Youth choose change

2015-07-08 06:00
Who said the programme could not proceed without funding? asked Mohau Tsiolo, one of the organisers of the Jeppes youth programme in Club 2000.                            
Boipelo Mere

Who said the programme could not proceed without funding? asked Mohau Tsiolo, one of the organisers of the Jeppes youth programme in Club 2000. Photos: Boipelo Mere

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THE youth of Club 2000 in Kimberley have taken it upon themselves to improve their lives in commemoration of the youth of 1976.

Last month on Youth Day, 16 June, three local youth companies – Young Caring Minds, Readiragatsa Development and the Kimberley City Youth Movement – and local artists launched the Jeppes youth programme in the area.

Youth Day was commemo­rated by engaging local youth in sports activities at the Club 2000 Hall.

According to Mohau Tsiolo, one of the organisers, the aim was also to give previously neglected sporting codes, such as netball and indigenous games, attention by encouraging the youth in the area to consider taking up one of these.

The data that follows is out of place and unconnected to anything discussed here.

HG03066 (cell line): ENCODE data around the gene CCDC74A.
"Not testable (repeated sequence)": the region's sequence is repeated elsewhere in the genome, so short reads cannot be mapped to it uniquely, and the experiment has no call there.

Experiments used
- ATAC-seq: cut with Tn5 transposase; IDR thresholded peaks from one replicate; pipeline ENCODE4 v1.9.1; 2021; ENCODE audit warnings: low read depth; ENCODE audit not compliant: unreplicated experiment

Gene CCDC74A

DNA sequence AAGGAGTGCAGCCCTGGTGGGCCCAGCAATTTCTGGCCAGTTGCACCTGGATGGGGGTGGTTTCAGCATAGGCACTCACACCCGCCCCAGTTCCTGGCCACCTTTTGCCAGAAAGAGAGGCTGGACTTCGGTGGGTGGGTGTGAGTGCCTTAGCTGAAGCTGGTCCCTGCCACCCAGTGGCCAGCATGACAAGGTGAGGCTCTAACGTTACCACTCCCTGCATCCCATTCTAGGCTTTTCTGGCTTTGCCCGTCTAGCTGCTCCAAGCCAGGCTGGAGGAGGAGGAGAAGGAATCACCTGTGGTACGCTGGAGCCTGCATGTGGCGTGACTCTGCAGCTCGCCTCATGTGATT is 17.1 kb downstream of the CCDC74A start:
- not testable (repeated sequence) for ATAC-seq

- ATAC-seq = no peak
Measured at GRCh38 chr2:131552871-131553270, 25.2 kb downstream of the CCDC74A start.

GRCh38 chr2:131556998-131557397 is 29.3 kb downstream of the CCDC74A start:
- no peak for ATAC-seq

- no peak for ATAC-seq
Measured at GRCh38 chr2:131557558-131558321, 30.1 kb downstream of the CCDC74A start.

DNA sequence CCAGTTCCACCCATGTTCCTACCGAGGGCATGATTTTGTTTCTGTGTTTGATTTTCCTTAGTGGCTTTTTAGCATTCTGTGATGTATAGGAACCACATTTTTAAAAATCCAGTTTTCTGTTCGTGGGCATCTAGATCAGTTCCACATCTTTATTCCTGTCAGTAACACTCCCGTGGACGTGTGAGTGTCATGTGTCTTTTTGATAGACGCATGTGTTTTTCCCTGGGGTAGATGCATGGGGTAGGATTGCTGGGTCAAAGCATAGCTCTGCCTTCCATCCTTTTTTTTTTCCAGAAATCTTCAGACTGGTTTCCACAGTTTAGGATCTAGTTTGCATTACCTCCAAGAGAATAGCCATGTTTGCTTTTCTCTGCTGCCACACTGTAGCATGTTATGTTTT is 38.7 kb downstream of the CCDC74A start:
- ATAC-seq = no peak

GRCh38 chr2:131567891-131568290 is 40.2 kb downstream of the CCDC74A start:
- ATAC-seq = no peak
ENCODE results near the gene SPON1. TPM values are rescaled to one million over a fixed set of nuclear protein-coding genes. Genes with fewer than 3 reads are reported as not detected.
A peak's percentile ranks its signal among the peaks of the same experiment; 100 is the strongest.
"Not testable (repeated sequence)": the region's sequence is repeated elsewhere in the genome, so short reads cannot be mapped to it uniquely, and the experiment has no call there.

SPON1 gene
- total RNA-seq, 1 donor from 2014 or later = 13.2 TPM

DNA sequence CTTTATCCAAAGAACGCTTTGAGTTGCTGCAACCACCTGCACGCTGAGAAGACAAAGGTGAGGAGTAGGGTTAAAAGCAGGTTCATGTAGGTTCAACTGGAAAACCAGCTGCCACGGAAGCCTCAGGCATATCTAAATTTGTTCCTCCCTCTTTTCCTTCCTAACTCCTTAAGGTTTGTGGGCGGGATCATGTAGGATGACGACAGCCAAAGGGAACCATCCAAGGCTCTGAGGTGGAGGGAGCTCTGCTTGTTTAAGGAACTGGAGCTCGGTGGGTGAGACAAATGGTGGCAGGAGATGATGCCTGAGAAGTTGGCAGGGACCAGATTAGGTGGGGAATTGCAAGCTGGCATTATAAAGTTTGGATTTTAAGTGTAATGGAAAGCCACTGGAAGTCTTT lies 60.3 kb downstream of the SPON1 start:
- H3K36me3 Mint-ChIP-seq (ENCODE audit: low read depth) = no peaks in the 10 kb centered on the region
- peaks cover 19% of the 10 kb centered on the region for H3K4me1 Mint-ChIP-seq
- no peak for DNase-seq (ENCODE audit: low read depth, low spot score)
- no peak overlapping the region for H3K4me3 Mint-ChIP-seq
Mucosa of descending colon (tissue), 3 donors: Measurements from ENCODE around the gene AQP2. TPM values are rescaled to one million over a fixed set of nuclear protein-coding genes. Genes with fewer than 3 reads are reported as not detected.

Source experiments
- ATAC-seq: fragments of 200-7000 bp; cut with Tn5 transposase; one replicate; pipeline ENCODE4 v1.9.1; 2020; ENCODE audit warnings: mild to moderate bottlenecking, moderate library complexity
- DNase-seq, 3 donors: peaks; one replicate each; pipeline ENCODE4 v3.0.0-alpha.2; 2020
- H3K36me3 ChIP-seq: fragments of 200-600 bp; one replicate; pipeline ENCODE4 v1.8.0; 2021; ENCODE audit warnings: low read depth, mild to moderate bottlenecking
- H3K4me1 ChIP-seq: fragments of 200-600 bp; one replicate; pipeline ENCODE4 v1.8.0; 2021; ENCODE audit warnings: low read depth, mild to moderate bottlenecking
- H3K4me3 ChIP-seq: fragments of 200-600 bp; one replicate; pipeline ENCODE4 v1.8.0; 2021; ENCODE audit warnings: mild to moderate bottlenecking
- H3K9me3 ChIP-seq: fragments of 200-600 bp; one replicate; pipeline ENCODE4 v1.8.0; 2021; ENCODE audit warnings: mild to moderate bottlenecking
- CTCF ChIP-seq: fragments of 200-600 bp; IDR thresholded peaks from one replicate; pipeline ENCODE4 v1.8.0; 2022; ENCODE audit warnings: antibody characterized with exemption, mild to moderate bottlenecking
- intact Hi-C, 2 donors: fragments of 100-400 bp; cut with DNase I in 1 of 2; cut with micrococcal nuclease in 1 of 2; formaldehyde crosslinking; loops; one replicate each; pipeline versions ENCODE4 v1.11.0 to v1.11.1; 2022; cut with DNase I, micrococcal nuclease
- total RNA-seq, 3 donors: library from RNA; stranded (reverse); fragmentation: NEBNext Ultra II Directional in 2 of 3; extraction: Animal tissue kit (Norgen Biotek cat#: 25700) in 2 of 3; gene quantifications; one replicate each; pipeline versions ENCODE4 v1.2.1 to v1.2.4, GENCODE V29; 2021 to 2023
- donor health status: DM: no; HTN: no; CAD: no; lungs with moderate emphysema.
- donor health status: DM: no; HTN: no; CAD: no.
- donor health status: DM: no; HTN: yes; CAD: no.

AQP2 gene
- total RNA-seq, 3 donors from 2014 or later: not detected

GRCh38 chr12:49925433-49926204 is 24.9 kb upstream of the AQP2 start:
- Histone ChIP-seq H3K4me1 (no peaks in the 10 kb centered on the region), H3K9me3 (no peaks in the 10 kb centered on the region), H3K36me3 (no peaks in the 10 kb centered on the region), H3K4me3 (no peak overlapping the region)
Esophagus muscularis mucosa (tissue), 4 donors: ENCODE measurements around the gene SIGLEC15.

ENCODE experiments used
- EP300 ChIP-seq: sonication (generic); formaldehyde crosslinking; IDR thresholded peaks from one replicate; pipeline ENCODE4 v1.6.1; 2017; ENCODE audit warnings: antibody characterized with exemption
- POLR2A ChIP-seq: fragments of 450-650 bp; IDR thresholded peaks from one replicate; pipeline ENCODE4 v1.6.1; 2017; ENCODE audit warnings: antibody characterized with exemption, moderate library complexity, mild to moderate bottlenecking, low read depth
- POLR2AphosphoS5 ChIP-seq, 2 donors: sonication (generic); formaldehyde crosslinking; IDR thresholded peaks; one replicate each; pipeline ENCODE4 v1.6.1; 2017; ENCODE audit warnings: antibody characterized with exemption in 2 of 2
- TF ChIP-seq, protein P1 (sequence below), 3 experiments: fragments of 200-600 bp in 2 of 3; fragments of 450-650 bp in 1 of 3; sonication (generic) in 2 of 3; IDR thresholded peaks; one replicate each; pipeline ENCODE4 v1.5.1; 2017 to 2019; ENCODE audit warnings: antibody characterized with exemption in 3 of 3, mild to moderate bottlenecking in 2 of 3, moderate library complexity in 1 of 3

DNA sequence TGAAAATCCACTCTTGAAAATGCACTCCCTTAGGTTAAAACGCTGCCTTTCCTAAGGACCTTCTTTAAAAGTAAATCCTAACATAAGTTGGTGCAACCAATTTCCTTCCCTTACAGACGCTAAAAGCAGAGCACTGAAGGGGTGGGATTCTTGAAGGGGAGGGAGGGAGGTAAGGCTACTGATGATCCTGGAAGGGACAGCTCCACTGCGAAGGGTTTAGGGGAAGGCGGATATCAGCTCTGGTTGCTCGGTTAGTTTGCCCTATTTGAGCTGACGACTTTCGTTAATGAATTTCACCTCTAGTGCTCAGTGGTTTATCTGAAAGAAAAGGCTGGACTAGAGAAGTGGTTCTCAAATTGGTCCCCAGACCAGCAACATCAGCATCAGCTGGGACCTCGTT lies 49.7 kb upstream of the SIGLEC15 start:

Tsiolo said they had come to an agreement to rather work together as youth to empower themselves, instead of each person trying to do it single-handedly.

The tournament was reportedly run without sponsorship – the organisers admitted that they had approached businesses and government at short notice.

Tsiolo said the programme had been made a success by using the whole week ahead of the event to practise.

“Our aim is to change the image of Jeppes (the notorious name used to refer to Club 2000).

“The youth, want to show that we also play a role in changing the image of this park.”

Tsiolo said the park was used as a hideout by criminals who robbed and stabbed community members as it was being underutilised

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